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Q 2225: Hi! We recently acquired some soapstone countertops that appear to have been varnished. Any suggestions on how best to remove it? Linda, July 15
R1: Dear Linda: That's quite unusual, all right! Never heard of such a thing before! Anyway, it seems to me that you need to use a paint stripper based on Methylene Chloride. Ciao and good luck, Maurizio, USA, Expert PanelistA 1420: What is recommended for protecting and possibly hardening the surface of a soapstone countertop? Please ensure us that there is an experience behind the recommendation and not just theory....Mike. Feb 8.
R4: Dear Mike,
It is highly unlikely that there is a natural process that will noticeably
harden your soapstone countertop. Depending on your mineralogy (established
by petrographic analysis and/or X-Ray diffraction) you might be able to
have it kiln-dried. This will cause some dehydration of the hydrous magnesium
silicates and probably the recrystallization of some minerals into anhydrous
or lesshydrous forms. However, it might also induce some dimensional instability
because that rock variety is commonly mineralogically and texturally heterogeneous.
Elevated thermal conditions could push it and pull it in different ways.
Having said that, your sculptor was quite right in what he said and you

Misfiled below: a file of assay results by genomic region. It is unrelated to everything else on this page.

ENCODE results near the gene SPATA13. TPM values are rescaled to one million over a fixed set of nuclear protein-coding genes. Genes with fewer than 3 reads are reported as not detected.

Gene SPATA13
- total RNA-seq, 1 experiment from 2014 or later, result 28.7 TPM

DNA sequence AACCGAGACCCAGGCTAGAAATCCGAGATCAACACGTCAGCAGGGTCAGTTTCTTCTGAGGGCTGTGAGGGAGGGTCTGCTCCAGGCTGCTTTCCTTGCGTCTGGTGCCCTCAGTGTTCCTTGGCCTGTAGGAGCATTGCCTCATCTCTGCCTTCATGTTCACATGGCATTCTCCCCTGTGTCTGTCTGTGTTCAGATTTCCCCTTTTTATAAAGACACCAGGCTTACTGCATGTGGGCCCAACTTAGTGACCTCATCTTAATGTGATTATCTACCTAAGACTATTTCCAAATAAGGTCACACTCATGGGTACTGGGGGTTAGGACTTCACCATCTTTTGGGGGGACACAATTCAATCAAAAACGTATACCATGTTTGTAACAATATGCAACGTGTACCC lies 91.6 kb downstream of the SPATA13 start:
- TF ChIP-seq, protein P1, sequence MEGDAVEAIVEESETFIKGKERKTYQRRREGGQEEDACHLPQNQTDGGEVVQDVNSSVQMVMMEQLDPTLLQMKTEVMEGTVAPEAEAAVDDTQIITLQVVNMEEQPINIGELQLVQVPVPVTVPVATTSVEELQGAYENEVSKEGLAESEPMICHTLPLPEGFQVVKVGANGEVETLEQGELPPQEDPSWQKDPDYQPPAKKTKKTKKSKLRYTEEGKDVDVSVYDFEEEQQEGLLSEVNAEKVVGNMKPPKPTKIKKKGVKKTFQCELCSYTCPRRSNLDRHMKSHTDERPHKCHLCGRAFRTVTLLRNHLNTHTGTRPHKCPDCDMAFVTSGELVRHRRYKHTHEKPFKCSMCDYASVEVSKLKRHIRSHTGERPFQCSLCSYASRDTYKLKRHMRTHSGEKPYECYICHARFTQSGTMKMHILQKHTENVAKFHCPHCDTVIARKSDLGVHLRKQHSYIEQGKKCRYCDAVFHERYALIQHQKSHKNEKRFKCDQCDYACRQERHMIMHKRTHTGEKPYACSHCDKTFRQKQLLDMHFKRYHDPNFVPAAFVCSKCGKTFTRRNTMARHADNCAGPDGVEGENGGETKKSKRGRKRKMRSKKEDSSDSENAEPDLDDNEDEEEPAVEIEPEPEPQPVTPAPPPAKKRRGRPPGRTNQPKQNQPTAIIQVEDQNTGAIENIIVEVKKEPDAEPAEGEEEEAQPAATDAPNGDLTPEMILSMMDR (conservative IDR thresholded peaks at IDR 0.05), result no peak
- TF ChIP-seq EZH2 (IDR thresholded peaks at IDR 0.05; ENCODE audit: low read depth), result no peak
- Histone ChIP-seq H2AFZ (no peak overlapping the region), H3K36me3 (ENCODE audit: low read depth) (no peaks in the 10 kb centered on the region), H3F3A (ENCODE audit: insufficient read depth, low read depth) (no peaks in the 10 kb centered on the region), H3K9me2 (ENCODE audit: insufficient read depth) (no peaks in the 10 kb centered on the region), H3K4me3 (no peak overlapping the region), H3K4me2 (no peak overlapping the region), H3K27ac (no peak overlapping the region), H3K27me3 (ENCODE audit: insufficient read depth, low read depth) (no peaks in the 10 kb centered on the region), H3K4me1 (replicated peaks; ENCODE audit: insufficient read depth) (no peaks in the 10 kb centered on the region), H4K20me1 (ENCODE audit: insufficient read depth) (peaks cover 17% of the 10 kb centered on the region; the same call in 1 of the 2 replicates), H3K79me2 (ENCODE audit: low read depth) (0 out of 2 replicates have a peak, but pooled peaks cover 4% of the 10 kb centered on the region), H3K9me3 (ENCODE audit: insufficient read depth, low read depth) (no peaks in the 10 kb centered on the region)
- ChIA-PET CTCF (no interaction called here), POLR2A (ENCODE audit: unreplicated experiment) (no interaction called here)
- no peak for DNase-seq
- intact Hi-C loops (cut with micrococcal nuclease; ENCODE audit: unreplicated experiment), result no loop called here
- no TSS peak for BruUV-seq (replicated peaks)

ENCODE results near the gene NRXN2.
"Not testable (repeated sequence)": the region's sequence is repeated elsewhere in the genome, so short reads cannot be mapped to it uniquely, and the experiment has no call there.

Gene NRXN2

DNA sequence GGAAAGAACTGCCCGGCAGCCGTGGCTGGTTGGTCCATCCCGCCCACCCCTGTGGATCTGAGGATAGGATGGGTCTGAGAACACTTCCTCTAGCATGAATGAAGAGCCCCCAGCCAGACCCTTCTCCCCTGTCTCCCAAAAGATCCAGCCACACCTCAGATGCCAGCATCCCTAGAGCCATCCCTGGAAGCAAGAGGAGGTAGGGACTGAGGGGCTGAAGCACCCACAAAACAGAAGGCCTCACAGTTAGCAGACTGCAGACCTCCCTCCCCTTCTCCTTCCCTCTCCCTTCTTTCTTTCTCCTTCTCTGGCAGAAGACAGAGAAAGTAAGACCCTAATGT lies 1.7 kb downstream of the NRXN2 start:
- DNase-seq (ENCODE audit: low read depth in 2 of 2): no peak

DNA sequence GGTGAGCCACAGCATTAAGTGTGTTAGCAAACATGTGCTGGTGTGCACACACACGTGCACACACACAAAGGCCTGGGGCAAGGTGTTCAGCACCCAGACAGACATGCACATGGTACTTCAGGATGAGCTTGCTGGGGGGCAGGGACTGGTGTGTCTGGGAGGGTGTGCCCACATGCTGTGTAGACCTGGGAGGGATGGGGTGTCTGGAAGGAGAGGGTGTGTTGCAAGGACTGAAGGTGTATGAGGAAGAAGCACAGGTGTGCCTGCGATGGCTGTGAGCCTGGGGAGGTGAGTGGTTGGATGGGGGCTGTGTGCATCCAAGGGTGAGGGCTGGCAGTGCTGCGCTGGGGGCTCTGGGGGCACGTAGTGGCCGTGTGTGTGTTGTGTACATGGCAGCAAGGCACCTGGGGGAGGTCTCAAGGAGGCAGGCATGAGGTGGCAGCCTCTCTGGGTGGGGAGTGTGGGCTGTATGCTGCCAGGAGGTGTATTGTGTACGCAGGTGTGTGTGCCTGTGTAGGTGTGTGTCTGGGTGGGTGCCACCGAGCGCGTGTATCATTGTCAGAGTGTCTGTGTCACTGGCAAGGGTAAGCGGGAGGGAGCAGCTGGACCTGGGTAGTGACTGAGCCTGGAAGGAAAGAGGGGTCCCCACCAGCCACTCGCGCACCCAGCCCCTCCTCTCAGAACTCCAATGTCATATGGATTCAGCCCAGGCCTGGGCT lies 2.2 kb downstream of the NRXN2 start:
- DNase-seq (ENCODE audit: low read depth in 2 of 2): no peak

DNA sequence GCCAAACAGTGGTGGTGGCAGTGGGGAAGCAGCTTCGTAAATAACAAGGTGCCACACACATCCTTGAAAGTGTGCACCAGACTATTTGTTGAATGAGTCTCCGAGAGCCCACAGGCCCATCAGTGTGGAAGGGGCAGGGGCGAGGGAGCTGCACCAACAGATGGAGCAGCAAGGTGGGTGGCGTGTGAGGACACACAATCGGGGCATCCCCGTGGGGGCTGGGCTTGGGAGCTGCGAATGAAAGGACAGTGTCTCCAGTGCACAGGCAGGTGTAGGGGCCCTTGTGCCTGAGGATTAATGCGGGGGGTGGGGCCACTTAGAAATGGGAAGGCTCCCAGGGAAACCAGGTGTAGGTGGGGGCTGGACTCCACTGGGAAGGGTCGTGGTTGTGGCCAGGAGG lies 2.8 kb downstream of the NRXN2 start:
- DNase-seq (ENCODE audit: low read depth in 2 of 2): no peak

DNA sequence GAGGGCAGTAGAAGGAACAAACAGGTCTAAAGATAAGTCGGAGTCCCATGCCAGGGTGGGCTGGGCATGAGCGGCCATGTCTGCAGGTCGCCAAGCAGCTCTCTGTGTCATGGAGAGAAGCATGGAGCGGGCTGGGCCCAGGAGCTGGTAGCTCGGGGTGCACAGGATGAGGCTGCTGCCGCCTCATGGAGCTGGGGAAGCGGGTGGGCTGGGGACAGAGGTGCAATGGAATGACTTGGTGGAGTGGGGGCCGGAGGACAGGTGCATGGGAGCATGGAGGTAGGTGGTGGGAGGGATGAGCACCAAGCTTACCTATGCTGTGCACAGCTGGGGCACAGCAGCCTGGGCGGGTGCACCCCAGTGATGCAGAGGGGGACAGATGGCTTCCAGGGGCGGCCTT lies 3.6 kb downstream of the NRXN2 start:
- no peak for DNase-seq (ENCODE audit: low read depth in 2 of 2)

in fact provided the explanation by the word "exposed". It is only when
the stone is opened up that it can be exposed to air and therefore the
process of drying. Most stone when quarried behaves
If you want to make it harder you can try with VIAGRA, but I believe that your best bet would be to dial 1 (800) HEAVEN!!
Soapstone is too dense to take in anything (it's its most touted selling point), including, of course, a so-called stone-hardener that, in my (qualifed) opinion is a marketing hogwash anyway. Maurizio, USA, Expert Panelist
R2: being basically magnesium silicate, soapstone is unlikely to harden to any degree like some limestones. There may be some superficial hardening of the soapstone caused by dehydration of the magnesium silicate, but this would not be great under ambient conditions. It would be interesting to see how much it hardens when it approaches 500-800C. Regards Jim, Australia, Expert PanelistR1: You can't harden the soapstone. All you can do is live with the scratches and what not and say it is a patina that is developing. Or use mineral oil to hide the scratches. Regards, Steven, USA, Expert Panelist
Last week, a sculptor told me that when soapstone is exposed to air, it slowly hardens. Any idea?Have never heard this about soapstone, and soapstone is soft enough that your fingernail will scratch it. Personally, I do not like it for sculptural purposes at all, but as a stove or fireplace liner it is great. JVC, USA, Expert Panelist